Some say the Church is a scapegoat. Priests and nuns did not exist in isolation, they were Irish citizens handed power by the Irish people who thought and acted like them. “This should be Ireland on trial here, the state and its people, instead they’re being let off the hook and it’s all entirely the fault of the Church.” Maybe so, but did the church not create the mentality that stigmatised unwed mothers? Incidentally, reports show that 219 “illegitimate” infants died in the Protestant Bethany home in Rathgar, County Dublin between 1922 and 1949. Statistics show a quarter of all babies born outside marriage in the 1930’s in Ireland died before their first birthdays.

Dr Conn Ward, who was parliamentary secretary to the minister for local government and public health, said in 1934. “The illegitimate child being proof of the mother’s shame is, in most cases, sought to be hidden at all costs. What frequently happens is that … arrangements are often made, or connived at, by those who carry on the poorer class of maternity homes, and the results to the child can be read in the mortality rates. If a lump sum is paid or if the periodical payment lapses, the child becomes an encumbrance on the foster mother, who has no interest in keeping it alive.”

The Church operated as a quasi social service in the 20th century. There was simply no question of the birth mothers keeping their children. The punishment of the mothers was to work without wages for two or three years in atonement for their sins. In the homes, they wore uniforms at all times, they had their names changed and they had their letters censored. As Philomena shows, many of the children who survived were later forcibly adopted, most often to the USA. Between 1945 and 1965 more than 2,200 Irish infants were forcibly adopted, an average of 110 children every year, or more than two a week. The Church profited handsomely from the forced adoptions they transacted, which saw 97% of all illegitimate children taken for adoption in 1967.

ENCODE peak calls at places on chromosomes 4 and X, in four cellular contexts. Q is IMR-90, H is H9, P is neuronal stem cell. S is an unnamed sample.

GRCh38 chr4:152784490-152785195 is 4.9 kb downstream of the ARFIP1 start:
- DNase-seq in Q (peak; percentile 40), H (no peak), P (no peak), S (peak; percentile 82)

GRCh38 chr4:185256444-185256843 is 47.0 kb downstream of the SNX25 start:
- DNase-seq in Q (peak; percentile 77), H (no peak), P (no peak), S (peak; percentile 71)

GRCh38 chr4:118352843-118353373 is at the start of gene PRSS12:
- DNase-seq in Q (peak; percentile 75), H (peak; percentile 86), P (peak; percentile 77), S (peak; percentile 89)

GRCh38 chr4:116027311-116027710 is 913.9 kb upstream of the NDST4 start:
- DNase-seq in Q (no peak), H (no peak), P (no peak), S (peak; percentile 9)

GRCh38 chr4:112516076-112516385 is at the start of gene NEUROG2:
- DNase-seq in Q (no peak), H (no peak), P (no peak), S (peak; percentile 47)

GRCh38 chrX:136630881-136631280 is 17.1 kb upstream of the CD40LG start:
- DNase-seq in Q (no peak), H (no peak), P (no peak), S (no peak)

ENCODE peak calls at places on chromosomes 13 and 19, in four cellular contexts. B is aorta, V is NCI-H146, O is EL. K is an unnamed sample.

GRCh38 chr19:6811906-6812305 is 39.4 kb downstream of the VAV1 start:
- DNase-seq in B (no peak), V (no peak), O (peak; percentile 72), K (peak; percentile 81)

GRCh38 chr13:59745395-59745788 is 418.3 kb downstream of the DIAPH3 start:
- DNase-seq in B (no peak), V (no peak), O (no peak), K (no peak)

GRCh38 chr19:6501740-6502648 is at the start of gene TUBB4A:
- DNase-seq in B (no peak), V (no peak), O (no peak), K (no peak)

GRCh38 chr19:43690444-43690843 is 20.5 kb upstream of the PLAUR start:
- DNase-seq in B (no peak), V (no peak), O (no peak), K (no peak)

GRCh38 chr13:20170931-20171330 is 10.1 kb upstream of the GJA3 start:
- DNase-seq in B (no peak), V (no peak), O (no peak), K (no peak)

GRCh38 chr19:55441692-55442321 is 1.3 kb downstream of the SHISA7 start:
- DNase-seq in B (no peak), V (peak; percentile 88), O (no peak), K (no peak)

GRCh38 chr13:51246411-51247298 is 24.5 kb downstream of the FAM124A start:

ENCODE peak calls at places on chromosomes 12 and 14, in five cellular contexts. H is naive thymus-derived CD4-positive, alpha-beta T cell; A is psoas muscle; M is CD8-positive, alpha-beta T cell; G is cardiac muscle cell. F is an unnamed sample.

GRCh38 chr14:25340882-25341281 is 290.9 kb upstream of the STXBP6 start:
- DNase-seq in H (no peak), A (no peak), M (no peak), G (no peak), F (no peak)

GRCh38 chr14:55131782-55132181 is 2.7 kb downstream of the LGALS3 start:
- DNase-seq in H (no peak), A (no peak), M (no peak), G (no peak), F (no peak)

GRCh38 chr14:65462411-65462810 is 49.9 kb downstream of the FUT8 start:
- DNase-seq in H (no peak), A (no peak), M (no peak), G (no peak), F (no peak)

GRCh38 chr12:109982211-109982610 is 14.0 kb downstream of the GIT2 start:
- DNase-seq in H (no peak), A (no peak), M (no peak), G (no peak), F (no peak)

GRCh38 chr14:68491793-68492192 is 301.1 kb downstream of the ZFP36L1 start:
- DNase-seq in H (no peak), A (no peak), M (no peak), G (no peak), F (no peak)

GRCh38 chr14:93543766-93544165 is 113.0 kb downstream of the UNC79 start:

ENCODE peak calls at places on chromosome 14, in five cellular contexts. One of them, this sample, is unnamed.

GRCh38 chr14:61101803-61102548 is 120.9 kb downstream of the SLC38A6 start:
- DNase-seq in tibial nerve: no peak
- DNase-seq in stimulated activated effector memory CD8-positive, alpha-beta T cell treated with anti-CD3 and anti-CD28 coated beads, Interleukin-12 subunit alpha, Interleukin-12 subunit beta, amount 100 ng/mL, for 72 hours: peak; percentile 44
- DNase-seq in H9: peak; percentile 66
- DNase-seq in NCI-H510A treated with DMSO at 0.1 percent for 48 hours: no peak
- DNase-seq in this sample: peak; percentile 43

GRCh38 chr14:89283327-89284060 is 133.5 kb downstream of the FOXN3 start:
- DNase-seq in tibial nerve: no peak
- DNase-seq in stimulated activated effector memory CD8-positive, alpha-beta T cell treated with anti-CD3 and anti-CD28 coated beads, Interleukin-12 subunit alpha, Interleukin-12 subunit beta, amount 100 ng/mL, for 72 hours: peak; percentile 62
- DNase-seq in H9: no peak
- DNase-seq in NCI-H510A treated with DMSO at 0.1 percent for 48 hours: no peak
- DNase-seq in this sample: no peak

Church officials have consistently denied that they ever received payments for these adoptions, insisting many of the papers and documents from that period were lost in a fire. The operators of these homes, were by and large congregations of female religious orders invited to Ireland by local archbishops (as was the case for the Bon Secours order of nuns who ran the home in Tuam), by the primate of Ireland, Archbishop John Charles McQuaid, or by the Irish State itself to deal with the problem of unmarried mothers. The nuns tendered for the business of running these homes and received very generous government funding, equivalent to the average industrial wage, for each mother and child in their so-called care.

Critics contend that the ongoing reluctance of Irish religious orders to hand over their internal records or compensate past victims of mothers and babies homes, Magdalene laundries and reform schools, can be traced to their alarm over being compelled to offer mandatory payments or fear that further horrors could come to light.

These crimes were happening at the dawn of the Irish state. The oppression of the British Empire had been thrown off. From then on, the Irish people, particularly the most vulnerable, were oppressed by the dark and sinister power of the misogynistic Church.